A:

The strength in the IPO market is an important indicator of liquidity, risk appetite and innovation in the drugs sector. Drug companies are under pressure to continually release new medicines to replace old ones that lose their patent protection. Many newer companies with promising drugs in development go public to raise capital so they can have funds to continually research, innovate and complete approval processes.

When young companies are easily able to go public and find demand for their shares despite their uncertain prospects, it is a good sign of liquidity and risk appetite in the sector. While drug companies spend heavily to develop new products, they can be unsuccessful in developing large enough products to replace old, blockbuster drugs. This is the major source of stress for drug companies.

With innovations in biotechnology, the cost of drug development has significantly decreased. With an increased understanding of the human genome, tests that once cost millions now cost thousands. Sophisticated computer equipment allows for virtualization of many processes that were once performed in the laboratory. Of course, at some stage, lab work is necessary but the trial and error part of it has been eliminated. This has also increased competition in drug development as barriers to entry have been reduced.

The strong IPO market makes it cheaper to raise capital and can spark cost inflation, as there is intense competition for talent. Established drug companies may find their most talented people being lured away by new companies offering equity or competitors offering more lucrative pay packages. This is one of the drawbacks of a strong IPO market, as costs can be expected to rise, eating away at profit margins. Talented employees may also leave to start their new endeavors when funding is easily available.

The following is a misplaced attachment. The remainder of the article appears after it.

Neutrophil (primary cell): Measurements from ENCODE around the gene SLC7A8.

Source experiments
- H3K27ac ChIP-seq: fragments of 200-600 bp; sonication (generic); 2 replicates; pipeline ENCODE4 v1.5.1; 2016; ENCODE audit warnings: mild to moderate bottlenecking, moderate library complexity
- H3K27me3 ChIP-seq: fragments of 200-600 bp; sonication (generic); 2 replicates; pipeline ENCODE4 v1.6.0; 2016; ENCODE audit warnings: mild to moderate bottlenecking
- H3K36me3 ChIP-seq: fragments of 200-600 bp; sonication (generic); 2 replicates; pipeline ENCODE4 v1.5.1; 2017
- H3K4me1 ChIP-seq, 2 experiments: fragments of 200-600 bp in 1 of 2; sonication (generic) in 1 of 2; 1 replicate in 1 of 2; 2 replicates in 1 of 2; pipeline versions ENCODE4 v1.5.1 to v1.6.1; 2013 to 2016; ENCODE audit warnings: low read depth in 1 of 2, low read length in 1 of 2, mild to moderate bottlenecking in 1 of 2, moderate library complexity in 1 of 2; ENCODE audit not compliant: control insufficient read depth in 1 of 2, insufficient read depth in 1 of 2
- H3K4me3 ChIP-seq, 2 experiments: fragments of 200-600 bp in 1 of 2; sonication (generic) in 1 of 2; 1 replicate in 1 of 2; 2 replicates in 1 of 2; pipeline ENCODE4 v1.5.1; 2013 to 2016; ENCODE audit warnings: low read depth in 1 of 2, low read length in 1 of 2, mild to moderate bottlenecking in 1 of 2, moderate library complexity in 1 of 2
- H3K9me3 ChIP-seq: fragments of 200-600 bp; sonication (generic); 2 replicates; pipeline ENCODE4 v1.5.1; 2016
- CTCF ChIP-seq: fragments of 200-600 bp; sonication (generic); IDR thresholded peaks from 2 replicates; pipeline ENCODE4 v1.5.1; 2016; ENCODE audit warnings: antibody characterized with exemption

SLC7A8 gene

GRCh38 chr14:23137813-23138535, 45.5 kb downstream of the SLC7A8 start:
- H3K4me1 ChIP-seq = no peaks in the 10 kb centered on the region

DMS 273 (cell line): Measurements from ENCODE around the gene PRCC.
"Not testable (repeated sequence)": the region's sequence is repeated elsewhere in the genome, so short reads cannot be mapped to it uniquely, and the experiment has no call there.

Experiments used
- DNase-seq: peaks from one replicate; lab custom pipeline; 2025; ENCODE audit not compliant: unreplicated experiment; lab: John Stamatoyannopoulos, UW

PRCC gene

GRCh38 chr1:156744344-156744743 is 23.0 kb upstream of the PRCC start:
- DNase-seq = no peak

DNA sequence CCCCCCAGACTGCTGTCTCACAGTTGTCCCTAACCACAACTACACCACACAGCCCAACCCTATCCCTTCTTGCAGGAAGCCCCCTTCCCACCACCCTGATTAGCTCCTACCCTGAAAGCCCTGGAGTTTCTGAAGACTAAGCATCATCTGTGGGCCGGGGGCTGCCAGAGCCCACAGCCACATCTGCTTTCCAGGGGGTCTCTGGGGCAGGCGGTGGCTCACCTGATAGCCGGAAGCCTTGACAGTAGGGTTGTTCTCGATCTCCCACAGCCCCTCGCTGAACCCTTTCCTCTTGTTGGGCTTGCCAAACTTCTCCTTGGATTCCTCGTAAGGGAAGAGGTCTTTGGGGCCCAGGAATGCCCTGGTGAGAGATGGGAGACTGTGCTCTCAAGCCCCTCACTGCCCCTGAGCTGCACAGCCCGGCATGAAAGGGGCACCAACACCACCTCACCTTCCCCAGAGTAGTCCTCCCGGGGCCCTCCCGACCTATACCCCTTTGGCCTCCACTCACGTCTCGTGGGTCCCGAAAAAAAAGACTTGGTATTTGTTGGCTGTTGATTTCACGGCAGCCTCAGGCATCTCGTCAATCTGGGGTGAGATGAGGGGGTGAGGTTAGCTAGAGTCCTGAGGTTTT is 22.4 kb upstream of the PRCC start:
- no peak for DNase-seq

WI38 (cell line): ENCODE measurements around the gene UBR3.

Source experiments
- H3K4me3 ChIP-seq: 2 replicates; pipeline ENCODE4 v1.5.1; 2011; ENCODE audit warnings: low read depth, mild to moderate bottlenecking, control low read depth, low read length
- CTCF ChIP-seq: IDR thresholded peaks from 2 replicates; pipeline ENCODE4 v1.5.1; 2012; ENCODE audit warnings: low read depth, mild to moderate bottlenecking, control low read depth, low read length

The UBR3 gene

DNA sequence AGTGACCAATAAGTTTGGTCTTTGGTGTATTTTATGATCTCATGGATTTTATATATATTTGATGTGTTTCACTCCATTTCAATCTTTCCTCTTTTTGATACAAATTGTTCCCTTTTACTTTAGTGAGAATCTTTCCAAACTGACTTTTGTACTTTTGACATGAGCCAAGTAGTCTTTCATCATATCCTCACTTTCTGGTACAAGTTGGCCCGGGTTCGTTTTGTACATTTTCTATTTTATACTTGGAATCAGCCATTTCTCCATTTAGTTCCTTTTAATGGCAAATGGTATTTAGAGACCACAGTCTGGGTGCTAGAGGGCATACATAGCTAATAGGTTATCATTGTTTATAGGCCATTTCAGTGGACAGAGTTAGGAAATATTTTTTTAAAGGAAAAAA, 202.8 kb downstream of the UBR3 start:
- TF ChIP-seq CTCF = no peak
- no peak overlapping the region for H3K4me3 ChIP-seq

On the brighter side, these IPOs become another avenue for companies in the drugs sector to pick up promising treatments in development. Essentially, they are able to outsource the early stages of development in which the most risks and uncertainties are involved. However, a strong IPO market reflects liquidity and risk appetites in the sector. In one way, this is not good for drug companies as they have to pay higher multiples to purchase early stage companies due to this bullish sentiment and demand for assets. In this type of environment, it is not possible to find bargains.

One moderating factor is liquidity and risk appetites also end up driving multiples and valuation higher for entrenched players in the drugs sector. Therefore, the currency they use to make these transactions, their own stock, is also higher in value. Additionally, strong IPO markets are a reflection of consistent performance and promising innovation. Thus, drug companies' balance sheets are expected to be strong with healthy cash reserves when the IPO market is strong.

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